If successfully concluded, the EU-US free trade pact would be the largest the world has ever seen. The Transatlantic Trade and Investment Pact (TTIP) is a free trade agreement currently being negotiated between the European Union and the United States. Proponents say TTIP would bring jobs and growth to both economies, while critics argue that TTIP will only benefit corporations and will weaken the ability of governments to regulate markets.
What do our readers think? We had a comment sent in from Siegfried, who was concerned that European negotiators must get the best deal possible with the United States, one that respects consumer protection and labour rights. But what would such a deal look like in practice?
What would YOUR ideal EU-US trade deal look like? We asked Members of the European Parliament (MEPs) from all sides of the political spectrum to stake out their positions on this question, and it’s up to YOU to vote for the policies you favour. See what the different MEPs have to say, then vote at the bottom of this debate for the one you most agree with! Take part in the vote below and tell us who YOU support in the European Parliament!
The challenge with TTIP is that it would not only have huge impacts on our consumer and social standards, but also on the way culture is promoted in Europe. In the US most cultural events are privately funded, whereas in Europe, the state ensures the existence of a diverse landscape. TTIP threatens state subsidies for culture, because they are an obstacle to the free market access of US companies. We need to maintain cultural diversity and we do not need it to be the victim of TTIP.
A trade deal between the EU and the US must strengthen the global, rules-based system, and set global standards on the area of human and worker’s rights, consumer protection and the environment. For Europe, it is crucial that TTIP provides European companies, especially SMEs, more access to the American market, which is still closed in some areas. The US should also be more fair, or reciprocal, when it comes to procurement. A trade agreement must also look to the future. It needs to foster innovation and stimulate the trade and development of new and green technology. In the end, the most important aspect is that TTIP must create tangible results for citizens on both sides of the Atlantic. An ideal outcome would be a win-win.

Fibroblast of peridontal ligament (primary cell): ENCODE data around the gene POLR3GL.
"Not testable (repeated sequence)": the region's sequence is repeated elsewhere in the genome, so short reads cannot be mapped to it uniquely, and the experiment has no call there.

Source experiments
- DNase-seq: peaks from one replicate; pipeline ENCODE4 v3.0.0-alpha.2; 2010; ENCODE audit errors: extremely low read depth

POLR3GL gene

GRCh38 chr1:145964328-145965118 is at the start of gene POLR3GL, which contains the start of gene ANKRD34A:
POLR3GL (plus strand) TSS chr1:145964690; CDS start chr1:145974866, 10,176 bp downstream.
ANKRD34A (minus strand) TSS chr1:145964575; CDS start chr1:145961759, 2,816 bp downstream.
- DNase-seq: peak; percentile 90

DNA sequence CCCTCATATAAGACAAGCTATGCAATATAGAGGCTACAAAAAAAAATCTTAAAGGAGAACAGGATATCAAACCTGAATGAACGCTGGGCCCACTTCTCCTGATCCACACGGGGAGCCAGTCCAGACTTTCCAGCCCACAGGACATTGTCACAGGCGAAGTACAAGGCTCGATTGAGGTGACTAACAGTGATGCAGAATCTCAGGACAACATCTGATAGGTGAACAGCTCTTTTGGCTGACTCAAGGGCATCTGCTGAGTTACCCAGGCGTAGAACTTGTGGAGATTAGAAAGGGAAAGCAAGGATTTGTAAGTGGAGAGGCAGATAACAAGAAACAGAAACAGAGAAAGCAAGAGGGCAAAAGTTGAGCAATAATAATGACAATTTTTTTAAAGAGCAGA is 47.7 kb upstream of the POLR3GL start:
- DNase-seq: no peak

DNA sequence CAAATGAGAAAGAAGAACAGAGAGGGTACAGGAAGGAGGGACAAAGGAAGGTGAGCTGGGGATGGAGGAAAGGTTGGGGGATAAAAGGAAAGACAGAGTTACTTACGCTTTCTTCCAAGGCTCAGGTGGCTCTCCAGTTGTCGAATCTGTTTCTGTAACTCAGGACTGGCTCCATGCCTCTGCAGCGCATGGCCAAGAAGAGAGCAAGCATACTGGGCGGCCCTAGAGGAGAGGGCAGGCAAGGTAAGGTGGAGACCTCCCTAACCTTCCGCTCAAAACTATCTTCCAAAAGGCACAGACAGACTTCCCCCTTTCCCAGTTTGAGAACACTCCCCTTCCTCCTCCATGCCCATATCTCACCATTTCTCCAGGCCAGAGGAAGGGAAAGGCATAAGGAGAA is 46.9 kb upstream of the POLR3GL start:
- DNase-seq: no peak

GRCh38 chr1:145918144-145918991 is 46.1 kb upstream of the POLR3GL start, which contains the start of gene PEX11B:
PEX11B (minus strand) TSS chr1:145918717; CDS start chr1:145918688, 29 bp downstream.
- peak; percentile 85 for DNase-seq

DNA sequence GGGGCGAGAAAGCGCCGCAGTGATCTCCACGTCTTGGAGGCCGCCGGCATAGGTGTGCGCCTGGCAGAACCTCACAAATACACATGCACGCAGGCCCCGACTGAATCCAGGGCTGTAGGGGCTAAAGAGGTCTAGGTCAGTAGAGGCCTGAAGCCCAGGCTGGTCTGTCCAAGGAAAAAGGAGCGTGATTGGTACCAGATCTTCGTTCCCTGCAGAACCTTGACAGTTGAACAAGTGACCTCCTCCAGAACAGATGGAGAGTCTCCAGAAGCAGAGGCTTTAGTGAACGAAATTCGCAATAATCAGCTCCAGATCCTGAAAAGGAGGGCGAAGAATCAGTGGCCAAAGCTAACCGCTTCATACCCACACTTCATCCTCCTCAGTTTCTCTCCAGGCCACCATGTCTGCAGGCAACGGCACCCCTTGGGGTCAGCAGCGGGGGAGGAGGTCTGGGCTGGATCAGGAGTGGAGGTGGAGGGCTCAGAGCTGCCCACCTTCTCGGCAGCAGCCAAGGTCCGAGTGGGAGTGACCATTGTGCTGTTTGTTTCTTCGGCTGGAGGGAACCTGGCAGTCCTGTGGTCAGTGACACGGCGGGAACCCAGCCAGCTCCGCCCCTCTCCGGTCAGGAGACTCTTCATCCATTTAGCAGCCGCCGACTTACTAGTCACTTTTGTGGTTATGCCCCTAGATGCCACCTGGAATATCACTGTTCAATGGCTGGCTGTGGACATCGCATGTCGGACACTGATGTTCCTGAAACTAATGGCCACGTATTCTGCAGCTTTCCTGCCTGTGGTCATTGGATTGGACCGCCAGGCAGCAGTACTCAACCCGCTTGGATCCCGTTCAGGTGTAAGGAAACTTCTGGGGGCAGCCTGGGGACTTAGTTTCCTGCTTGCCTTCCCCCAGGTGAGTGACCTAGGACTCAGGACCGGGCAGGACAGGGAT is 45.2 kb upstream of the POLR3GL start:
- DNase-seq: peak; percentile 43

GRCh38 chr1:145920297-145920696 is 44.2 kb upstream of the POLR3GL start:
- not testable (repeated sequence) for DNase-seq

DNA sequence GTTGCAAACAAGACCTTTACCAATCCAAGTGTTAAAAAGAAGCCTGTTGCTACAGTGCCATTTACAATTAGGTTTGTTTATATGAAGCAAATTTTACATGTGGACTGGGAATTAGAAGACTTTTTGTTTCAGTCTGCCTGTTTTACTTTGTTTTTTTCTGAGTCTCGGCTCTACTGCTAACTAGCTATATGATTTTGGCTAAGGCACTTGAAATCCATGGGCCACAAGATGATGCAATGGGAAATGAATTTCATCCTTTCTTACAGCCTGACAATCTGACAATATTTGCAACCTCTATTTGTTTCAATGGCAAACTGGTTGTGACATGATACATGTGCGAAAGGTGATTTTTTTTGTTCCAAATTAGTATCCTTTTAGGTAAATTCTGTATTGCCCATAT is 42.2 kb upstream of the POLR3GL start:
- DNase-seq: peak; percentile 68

I think the ideal trade deal with the United States would serve the interests of all the stakeholders. I mean, and I understand under stakeholders, of course, first of all European citizens, but also European consumers, European companies, and generally speaking European interests. Because we are not speaking only about economies and trade, we are speaking also about geopolitics, and we are speaking about who will shape the ongoing process of globalisation. And, of course, I think that this ideal trade deal should serve also citizens and consumers on the other side of the Atlantic; American industry, research and innovation, and in general I would say that this trade deal should serve the interests of Western civilization and Western society in a global contest which is not easy at all, which is a very sharp and very complicated global contest.
My ideal world is a world where we don’t have competitiveness. Instead, I think we have to move to a world that is more about ‘convergence’ than ‘competitiveness’. Instead of a ‘win-lose’ paradigm, where we always have to fight and where one partner is unsuccessful, we must try to move to a new world, a new way of life, where we are more convergent; we should move to a ‘win-win’ paradigm. And this is also the case in trade, because we always have competition, and we constantly sacrifice our trade partners, for example, to focus on another partner that is more strategic, but we don’t think about the people that are affected by these changes.
Curious to learn more about the Transatlantic Trade and Investment Pact (TTIP)? We’ve put together some facts and figures in the infographic below (click for a bigger image):
IMAGE CREDITS: © European Union, 2015
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